What are you forgetting, skiers and snowboarders?
VAIL, Colorado – It’s 7 a.m. on a powder day, and all you can think about is how fast you can gear up and go. It’s easy enough to throw on some layers, slide on your snow clothes and fasten up your boots, but there are some essentials you may be forgetting that will help you make the most of your time on the mountain.
• Shield your skin: Once you’ve found parking and you still have glove-free fingers, take a second to apply sunscreen and SPF chapstick so you save yourself from burnt skin and chapped lips. Even if it’s not sunny out, a day cream with SPF will moisturize and protect your skin from dry, cold air and UV rays. Bring some extra with you so your can reapply throughout the day.
• Don’t lose your keys: Keep your car keys close by securing them in a jacket pocket that you don’t intend to open at all throughout the day. Some jackets have clips inside a pocket so your can fasten your keys.
• Walk easy: Local skier Jim Wurcak recommends using Cat Tracks when walking in ski boots to and from the slopes. The slip-on walking soles improve traction and extend the life of your ski boots.
• Stay warm: Hand and boot warmers can be a cozy comfort on cold days, especially when you are ahead of the sun in catching first chair. Matt Bluher, store manager at Vail Sports at One Vail Place, said the hand warmers are always popular and are good to have with you for when the temperature drops. Bluher said boot warmers can be installed overnight, and the Hotronics may just be worth the $240.
“Having an electronic boot heater installed is a game changer,” Bluher said. “They can keep you on the snow longer because your feet won’t go numb.”
Keep a face mask or bandanna in your pocket, as well. It will keep your face warm and will help protect your skin from wind and sunburn. Glove liners are an essential, as well, for cold and snowy days.
• Tie on your ticket: You won’t get very far on the mountain without a lift pass. Use a lanyard to keep your pass close to your heart all season long.
“Forgetting your season pass is a bummer,” Wurcak said. “You always want to be able to get up on the hill without standing in a lift-ticket line.”
• Document the descent: Going down the mountain can be faster than riding up, so capture your adventures with a camera. GoPro cameras, which can shoot still shots and video, are popping up on lots of helmets, and Bluher said the $300 investment is one that you’ll be glad you made.
“GoPro cameras are a great tool for action skiing,” said Bluher. “They are something the whole family can enjoy.”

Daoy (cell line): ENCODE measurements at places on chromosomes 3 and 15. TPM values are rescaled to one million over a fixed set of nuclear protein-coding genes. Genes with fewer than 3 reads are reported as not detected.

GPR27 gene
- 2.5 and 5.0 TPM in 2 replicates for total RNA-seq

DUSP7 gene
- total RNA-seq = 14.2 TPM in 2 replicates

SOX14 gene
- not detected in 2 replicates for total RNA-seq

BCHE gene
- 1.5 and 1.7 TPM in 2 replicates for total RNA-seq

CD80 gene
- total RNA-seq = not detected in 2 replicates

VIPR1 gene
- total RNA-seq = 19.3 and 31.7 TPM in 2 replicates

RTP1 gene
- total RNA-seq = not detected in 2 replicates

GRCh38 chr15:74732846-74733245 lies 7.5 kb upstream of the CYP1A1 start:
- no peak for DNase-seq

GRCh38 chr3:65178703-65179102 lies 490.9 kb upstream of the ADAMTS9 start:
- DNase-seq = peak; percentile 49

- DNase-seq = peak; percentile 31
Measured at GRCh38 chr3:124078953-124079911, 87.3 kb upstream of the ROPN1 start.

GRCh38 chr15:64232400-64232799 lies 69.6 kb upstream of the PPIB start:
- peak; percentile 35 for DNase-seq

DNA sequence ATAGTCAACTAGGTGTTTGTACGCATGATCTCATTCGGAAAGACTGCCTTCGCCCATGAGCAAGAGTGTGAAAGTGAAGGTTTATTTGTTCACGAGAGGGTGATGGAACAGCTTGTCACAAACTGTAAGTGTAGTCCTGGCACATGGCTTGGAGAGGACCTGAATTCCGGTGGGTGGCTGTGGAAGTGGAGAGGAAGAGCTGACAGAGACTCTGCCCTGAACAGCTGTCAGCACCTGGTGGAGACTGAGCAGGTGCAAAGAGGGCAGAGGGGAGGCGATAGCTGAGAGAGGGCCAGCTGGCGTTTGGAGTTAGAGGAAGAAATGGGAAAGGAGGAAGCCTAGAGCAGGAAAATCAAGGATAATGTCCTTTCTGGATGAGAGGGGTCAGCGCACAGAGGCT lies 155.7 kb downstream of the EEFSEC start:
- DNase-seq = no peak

• Be prepared: You can make binding adjustments on the fly with a small pocket tool, which will come in handy often, especially when you are in backcountry areas. An extra ladder strap for snowboard bindings will be useful if you have one break.
Bluher also recommends carrying extra goggles lenses for changing conditions, and don’t forget a goggle lens wipe.
“This is Colorado and the weather changes so quickly,” said Bluher. “Having the ability to put in new lenses for flat light or high light snow is critical for a full-day of skiing.”
Turn to some tunes: Have your cell phone and music device charged and handy to meet up with friends and listen to your mountain soundtrack. Keep one ear free at all times to stay aware and avoid accidents.
• Bring a snack: Energy bars can fuel you up and save you from high-priced eats on the mountain.
“You can avoid spending $25 for a burger if you bring a Clif Bar and some beef jerky,” said Drew Stern, a snowboarder who lives in West Vail.
• Cash and credit: If you need to warm up with a hot chocolate or a bowl of chili, you will generally be able to make purchases with a credit card or ski pass charge. but it’s always good to have some cash on you just in case.
• Bring your ID: Even when freshies give you your best buzz, there’s nothing quite like a little apres ski when you come off the mountain. Just always remember, your apres ski will be booze free if you don’t bring an ID. Put your driver’s license or another form of photo and age identification in your pants pocket so you can order a drink when you get down.
“I leave all of my gear in my pockets every night so I don’t forget it,” said Stern. “I even keep cash in my snowboard pants so it’s always there, and I always have a steezy beanie for apres ski.”